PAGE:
[KS] James Scarth Gale & Days of the Week

Stefan Ewing sa_ewing at hotmail.com
Mon Jun 13 21:03:53 EDT 2005

Dear KS list readers:

Thanks to Dr. King for that wonderful article from James Scarth Gale.  The 
latter's fascination with prophecy is indeed entertaining.  He seems to have 
seen destiny all around him.

So we now know that the modern Korean day names names came indirectly by way 
of China--from none other than Matteo Ricci--and more recently and directly 
from Japan.  To think that European-influenced day names had been in use in 
China for over three centuries before, evidently, they were introduced to 
Korea!  Given how steadfastly resistant Korea was to western influence over 
the centuries (apart from Catholicism and red pepper), it's easy to forget 
how many inroads the Italians, Portuguese, and Dutch made into Northeast 
Asia over much of the second millennium.

I wonder now, when exactly did these names for the days of the week fall 
_out_ of use in the Chinese realm?  Was it under the Nationalists, or after 
Mao came to power in 1949?  They're not still used in Taiwan, are they?  I'm 
fairly sure that I've seen text written for a (pre-1997) Hong Kong audience 
that uses numerical day names, even though that place was largely immune to 
Mainland linguistic (mainly orthographic) changes.

Can Dr. King or anyone else please explain what morphemes Gale meant by 
"ye-pai-"?  The second syllable could possibly be (Yale) /pay/ (perhaps with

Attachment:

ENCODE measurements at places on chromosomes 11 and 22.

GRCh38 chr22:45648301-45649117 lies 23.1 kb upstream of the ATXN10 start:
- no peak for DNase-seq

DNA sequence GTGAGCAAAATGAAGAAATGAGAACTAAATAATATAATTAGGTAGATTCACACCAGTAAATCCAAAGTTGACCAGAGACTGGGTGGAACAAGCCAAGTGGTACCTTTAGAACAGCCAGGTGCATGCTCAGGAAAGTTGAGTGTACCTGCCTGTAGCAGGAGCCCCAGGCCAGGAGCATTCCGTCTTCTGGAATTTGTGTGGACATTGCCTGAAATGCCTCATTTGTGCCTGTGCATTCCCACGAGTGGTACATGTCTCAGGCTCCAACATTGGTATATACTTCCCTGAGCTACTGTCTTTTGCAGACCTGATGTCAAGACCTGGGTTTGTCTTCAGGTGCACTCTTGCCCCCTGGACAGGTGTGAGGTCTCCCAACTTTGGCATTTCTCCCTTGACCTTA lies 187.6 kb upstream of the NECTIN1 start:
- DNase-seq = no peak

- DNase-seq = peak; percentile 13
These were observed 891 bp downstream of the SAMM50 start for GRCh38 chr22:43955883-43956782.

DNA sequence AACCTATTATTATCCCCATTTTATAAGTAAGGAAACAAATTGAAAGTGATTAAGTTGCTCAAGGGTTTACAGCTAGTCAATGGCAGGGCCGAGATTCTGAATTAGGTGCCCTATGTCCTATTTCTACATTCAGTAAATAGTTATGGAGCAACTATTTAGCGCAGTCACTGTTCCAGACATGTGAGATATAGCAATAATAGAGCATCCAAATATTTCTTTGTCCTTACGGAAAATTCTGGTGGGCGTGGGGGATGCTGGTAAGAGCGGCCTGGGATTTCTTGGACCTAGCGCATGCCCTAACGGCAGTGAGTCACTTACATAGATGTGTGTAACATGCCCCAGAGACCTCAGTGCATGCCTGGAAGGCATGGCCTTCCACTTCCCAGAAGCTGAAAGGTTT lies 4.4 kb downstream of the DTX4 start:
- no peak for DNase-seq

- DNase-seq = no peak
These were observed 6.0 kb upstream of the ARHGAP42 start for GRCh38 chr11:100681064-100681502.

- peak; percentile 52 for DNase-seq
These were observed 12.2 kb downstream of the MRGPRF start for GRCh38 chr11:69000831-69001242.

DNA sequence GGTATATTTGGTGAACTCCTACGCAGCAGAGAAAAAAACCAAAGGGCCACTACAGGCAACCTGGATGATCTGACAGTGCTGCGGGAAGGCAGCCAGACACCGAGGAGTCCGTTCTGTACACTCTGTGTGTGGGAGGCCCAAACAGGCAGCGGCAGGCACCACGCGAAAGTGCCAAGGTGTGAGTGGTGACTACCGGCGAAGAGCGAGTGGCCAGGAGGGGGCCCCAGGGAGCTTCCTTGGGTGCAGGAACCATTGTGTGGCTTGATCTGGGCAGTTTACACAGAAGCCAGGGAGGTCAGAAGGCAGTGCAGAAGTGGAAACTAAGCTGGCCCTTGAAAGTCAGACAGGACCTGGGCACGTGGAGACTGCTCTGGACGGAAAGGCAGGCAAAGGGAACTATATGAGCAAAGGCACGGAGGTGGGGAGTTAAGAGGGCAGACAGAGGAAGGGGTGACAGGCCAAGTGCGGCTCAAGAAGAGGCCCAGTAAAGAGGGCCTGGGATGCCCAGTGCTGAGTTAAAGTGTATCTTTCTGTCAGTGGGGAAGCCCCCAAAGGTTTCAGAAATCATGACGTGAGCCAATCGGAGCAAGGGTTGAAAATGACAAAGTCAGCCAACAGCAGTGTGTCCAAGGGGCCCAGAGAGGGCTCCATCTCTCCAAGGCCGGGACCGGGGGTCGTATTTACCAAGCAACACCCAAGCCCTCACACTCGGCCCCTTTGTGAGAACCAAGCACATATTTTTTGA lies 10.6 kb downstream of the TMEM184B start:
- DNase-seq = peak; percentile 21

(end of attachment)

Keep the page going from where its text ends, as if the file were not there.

an /alay a/ instead of an /a/), but the first syllable does not match up 
with anything McCune and Reischauer give for Gale's notation in their 1939 
paper "The Romanization of the Korean Language...."  This is, of course, 
quite leaving apart the many changes in the written language that have 
ensued since 1918!

On a side note, on quickly rereading McCune and Reischauer's summaries of 
precedent systems in their 1939 paper "The Romanization of the Korean 
Language...," they and/or the Korean linguists they worked with seem to have 
generally favoured Gale in their choices of consonant representations (not 
so much for vowels, though).

Finally, I have a suggestion for that forthcoming book on Korean 
romanization.  If it is a multi-volume work, then the book covering the 
period from the Korean Empire to the Korean War will of course have to be 

"The Early Twentieth Century: From Gale to Yale"

Stefan Ewing

>From: jrpking <jrpking at interchange.ubc.ca>
>Reply-To: Korean Studies Discussion List <Koreanstudies at koreaweb.ws>
>To: Korean Studies Discussion List <Koreanstudies at koreaweb.ws>
>Subject: [KS] James Scarth Gale & Days of the Week
>Date: Mon, 13 Jun 2005 15:34:38 -0700 (PDT)
>          James Scarth Gale, writing in _The Korea Magazine_ (a missionary 
>magazine he edited from 1917-1919 that is now quite difficult to find) in 
>June of 1918 (pp. 253-255), seems to have anticipated Stefan Ewing???s 
>question on the days of the week in his regular column, "Language study.???
>	Here is the full text of his short little piece, replete with his usual 
>love of prophecy. The Romanization is his own, popular one (add that to the 
>growing list of Romanization schemes!). His writings from the 1910s and 
>1920s are an interesting blow-by-blow account of the rapid changes that the 
>Korean language was undergoing due to modernization (dare we say, ???due to 
>colonial modernity????) and contact with Japanese. (As I paste this, the 
>hankul and hanqca show up fine in my browser, but might get zapped in 
>         "I am asked by a friend to explain the name of the days of the 
>week as Koreans now know them. How did they come about?
>         Sunday         ????????? ?????????
>         Monday        ????????? ?????????
>         Tuesday       ????????? ?????????
>         Wednesday    ????????? ?????????
>         Thursday      ????????? ?????????